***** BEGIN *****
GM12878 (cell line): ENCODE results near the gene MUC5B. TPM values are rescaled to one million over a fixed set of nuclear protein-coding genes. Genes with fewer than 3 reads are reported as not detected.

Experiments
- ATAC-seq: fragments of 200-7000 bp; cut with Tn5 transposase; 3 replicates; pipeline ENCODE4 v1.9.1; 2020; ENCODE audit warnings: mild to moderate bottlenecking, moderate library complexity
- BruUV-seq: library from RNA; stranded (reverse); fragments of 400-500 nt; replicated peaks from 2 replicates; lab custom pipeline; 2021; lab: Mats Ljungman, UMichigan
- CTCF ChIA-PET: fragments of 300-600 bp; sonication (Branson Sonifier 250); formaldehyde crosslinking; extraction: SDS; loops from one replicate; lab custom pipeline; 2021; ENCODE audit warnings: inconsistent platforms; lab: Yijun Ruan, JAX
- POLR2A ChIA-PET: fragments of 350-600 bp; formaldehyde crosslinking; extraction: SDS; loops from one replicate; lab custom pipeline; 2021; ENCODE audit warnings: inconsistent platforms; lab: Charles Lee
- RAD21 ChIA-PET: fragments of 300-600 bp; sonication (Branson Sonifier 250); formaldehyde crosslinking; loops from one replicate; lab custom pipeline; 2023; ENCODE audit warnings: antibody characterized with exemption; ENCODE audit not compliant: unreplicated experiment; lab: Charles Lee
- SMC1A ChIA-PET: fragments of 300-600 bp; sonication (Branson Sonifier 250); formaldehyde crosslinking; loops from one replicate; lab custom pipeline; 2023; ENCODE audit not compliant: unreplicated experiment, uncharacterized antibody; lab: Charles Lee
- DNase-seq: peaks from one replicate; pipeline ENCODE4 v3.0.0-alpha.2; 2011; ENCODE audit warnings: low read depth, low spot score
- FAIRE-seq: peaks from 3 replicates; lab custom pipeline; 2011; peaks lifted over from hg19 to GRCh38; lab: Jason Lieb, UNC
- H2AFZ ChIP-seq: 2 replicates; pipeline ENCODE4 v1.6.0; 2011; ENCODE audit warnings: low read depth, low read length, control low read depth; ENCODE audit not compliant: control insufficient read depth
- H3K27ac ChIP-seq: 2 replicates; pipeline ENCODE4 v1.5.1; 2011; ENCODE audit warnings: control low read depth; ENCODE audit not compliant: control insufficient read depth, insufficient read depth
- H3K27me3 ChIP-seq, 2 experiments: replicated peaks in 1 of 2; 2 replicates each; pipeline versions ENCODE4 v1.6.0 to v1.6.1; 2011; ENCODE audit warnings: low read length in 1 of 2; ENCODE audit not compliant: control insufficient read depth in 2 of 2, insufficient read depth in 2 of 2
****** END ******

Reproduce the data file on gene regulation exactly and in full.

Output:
GM12878 (cell line): ENCODE results near the gene MUC5B. TPM values are rescaled to one million over a fixed set of nuclear protein-coding genes. Genes with fewer than 3 reads are reported as not detected.

Experiments
- ATAC-seq: fragments of 200-7000 bp; cut with Tn5 transposase; 3 replicates; pipeline ENCODE4 v1.9.1; 2020; ENCODE audit warnings: mild to moderate bottlenecking, moderate library complexity
- BruUV-seq: library from RNA; stranded (reverse); fragments of 400-500 nt; replicated peaks from 2 replicates; lab custom pipeline; 2021; lab: Mats Ljungman, UMichigan
- CTCF ChIA-PET: fragments of 300-600 bp; sonication (Branson Sonifier 250); formaldehyde crosslinking; extraction: SDS; loops from one replicate; lab custom pipeline; 2021; ENCODE audit warnings: inconsistent platforms; lab: Yijun Ruan, JAX
- POLR2A ChIA-PET: fragments of 350-600 bp; formaldehyde crosslinking; extraction: SDS; loops from one replicate; lab custom pipeline; 2021; ENCODE audit warnings: inconsistent platforms; lab: Charles Lee
- RAD21 ChIA-PET: fragments of 300-600 bp; sonication (Branson Sonifier 250); formaldehyde crosslinking; loops from one replicate; lab custom pipeline; 2023; ENCODE audit warnings: antibody characterized with exemption; ENCODE audit not compliant: unreplicated experiment; lab: Charles Lee
- SMC1A ChIA-PET: fragments of 300-600 bp; sonication (Branson Sonifier 250); formaldehyde crosslinking; loops from one replicate; lab custom pipeline; 2023; ENCODE audit not compliant: unreplicated experiment, uncharacterized antibody; lab: Charles Lee
- DNase-seq: peaks from one replicate; pipeline ENCODE4 v3.0.0-alpha.2; 2011; ENCODE audit warnings: low read depth, low spot score
- FAIRE-seq: peaks from 3 replicates; lab custom pipeline; 2011; peaks lifted over from hg19 to GRCh38; lab: Jason Lieb, UNC
- H2AFZ ChIP-seq: 2 replicates; pipeline ENCODE4 v1.6.0; 2011; ENCODE audit warnings: low read depth, low read length, control low read depth; ENCODE audit not compliant: control insufficient read depth
- H3K27ac ChIP-seq: 2 replicates; pipeline ENCODE4 v1.5.1; 2011; ENCODE audit warnings: control low read depth; ENCODE audit not compliant: control insufficient read depth, insufficient read depth
- H3K27me3 ChIP-seq, 2 experiments: replicated peaks in 1 of 2; 2 replicates each; pipeline versions ENCODE4 v1.6.0 to v1.6.1; 2011; ENCODE audit warnings: low read length in 1 of 2; ENCODE audit not compliant: control insufficient read depth in 2 of 2, insufficient read depth in 2 of 2